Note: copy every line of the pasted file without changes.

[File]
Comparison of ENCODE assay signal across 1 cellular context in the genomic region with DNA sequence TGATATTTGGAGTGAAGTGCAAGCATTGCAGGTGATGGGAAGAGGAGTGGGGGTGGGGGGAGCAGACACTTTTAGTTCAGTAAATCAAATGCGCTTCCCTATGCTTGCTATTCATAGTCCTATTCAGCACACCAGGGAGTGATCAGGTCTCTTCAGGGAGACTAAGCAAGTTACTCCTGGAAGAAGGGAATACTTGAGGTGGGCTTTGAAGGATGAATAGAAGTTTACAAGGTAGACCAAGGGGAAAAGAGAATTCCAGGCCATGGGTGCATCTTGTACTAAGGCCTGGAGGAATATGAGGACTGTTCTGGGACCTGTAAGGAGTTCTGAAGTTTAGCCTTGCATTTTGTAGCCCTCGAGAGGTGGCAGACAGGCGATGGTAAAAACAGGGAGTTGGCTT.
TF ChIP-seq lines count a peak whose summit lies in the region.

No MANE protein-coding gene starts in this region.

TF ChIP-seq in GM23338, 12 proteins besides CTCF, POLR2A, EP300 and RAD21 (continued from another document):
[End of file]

Comparison of ENCODE assay signal across 1 cellular context in the genomic region with DNA sequence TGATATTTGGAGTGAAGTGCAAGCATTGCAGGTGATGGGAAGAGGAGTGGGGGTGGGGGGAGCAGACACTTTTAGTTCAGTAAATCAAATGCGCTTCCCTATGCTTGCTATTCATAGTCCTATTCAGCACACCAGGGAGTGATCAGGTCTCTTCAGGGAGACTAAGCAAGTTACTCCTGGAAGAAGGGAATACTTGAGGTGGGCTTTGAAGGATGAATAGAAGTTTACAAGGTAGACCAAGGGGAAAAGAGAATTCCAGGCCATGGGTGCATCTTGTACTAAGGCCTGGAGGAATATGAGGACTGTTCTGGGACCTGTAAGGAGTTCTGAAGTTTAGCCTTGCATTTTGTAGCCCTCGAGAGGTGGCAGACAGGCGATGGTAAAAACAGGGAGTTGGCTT.
TF ChIP-seq lines count a peak whose summit lies in the region.

No MANE protein-coding gene starts in this region.

TF ChIP-seq in GM23338, 12 proteins besides CTCF, POLR2A, EP300 and RAD21 (continued from another document):